The Trouble with Trilogies (Alliteration: +100 points for this post)

Ever written a story that couldn’t just fit into one short story/novel? There are just some characters you want to continue with forever.

What I’m talking about–wait for it–is Batman. Okay, but really, let’s speak generally. Why does it always have to be a trilogy? A beginning, a fall, and then a rise from the ashes–Star Wars does this, Hunger Games does this, the latest Batman franchise does this (there’s a trinity for you right there).

What’s interesting in the cases of franchises like Star Wars and Nolan’s Batman is that the second installment is (hardly arguable) the best in the series. They’re also the darkest moments (okay, Bane got considerably close). Why are we drawn to these dark moments? Probably because we feel genuinely threatened by the villains, which makes for a much more interesting story than knowing the good guy is going to flat-out win. It’s also where the heroes shine the most, maybe not in victory, but in their ultimate resolve. Luke Skywalker might have lost the Battle of Hoth and his hand, but he’s still resisted the dark side.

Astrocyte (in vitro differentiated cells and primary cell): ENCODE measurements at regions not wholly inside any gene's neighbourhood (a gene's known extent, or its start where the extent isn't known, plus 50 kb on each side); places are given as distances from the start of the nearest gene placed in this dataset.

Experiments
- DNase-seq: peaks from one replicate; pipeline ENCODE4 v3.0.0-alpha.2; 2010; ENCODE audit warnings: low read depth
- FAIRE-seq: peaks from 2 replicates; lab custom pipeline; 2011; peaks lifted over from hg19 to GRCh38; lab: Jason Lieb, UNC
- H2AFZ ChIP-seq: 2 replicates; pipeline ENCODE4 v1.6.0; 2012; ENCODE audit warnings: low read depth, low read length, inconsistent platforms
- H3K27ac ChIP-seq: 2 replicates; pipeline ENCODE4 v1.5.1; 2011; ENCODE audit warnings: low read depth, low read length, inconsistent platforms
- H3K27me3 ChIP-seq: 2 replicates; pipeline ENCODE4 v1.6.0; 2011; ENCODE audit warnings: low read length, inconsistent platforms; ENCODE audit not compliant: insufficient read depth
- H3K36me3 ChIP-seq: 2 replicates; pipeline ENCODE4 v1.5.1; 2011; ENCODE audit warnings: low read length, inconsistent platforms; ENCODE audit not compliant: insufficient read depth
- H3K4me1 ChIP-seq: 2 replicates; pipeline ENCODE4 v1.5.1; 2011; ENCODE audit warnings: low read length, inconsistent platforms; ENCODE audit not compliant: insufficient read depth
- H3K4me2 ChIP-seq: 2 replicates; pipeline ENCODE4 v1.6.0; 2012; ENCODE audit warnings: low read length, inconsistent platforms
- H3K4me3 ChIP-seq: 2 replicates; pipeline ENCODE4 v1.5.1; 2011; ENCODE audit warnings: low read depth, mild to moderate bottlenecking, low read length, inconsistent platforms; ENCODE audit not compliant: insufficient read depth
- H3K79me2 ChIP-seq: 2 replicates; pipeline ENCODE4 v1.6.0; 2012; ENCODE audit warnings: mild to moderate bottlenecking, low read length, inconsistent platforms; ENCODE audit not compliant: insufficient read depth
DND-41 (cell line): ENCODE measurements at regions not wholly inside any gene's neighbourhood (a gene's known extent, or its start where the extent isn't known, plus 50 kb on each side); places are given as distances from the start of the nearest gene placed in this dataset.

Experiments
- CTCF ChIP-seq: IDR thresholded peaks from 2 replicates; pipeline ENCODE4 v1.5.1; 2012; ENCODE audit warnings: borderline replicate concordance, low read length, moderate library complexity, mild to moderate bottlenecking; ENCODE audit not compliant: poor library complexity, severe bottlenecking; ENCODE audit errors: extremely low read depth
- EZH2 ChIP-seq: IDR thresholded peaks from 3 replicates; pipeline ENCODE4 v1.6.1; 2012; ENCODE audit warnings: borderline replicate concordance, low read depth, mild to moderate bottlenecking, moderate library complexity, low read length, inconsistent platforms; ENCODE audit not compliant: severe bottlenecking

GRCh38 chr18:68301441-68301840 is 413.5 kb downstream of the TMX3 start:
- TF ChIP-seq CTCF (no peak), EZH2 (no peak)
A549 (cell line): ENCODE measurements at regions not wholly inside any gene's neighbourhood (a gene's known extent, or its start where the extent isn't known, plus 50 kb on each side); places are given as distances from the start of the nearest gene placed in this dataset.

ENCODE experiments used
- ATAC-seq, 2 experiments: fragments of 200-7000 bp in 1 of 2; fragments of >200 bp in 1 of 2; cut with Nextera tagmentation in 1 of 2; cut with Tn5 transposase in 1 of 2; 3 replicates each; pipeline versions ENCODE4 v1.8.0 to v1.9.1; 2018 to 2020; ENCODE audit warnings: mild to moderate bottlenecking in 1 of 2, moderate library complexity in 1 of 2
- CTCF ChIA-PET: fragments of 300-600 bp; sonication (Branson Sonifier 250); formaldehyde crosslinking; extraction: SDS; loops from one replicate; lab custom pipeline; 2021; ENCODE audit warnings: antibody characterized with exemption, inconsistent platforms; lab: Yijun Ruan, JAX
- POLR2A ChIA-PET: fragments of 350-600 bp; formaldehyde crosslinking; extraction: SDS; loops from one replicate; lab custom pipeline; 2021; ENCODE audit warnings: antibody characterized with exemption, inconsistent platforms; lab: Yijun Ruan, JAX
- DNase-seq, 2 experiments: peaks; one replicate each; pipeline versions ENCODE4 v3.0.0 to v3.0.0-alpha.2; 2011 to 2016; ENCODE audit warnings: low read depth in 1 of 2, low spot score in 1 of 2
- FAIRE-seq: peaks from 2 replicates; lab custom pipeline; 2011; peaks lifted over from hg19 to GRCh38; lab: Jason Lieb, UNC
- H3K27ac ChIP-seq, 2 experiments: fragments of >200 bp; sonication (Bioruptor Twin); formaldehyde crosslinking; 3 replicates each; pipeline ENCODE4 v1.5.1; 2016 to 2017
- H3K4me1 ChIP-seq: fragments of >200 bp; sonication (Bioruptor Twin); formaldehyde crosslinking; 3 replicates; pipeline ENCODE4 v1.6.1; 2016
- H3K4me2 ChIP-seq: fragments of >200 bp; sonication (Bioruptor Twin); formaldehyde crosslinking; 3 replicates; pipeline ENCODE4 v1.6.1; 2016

I guess the question for us as writers is whether we should follow the trilogy pattern. I like my protagonist, and I was thinking of having at least a couple books (if I can ever finish the first). Christopher Nolan said after The Dark Knight that he couldn’t figure out how to do a third film, that the story might just end there. But I think it’s safe to say he made a satisfying ending to the story. So it’s possible.

What do you think? Should storywriters in all different media keep doing three-parters or should they experiment? Or should they just write the one installment and get on with their lives? Does this work differently for some genres (e.g. action, fantasy) and not for others? Who is the Batman?

Oh yeah, that’s me.



About Richard S.

M.P.A. Candidate, Woodrow Wilson School of Public and International Affairs | History buff, econ geek, policy wonk and aspiring author from Los Angeles. Follow me on Twitter @richard_cecil
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One Response to The Trouble with Trilogies (Alliteration: +100 points for this post)

  1. Some good observations there Richard. I think the three-part trilogy is a great approach. Should it continue to be done? Is it getting overused? I don’t think so, the fact is, it works, and people still pay money to see/read it, so hey, if it it ain’t broke, don’t fix it!

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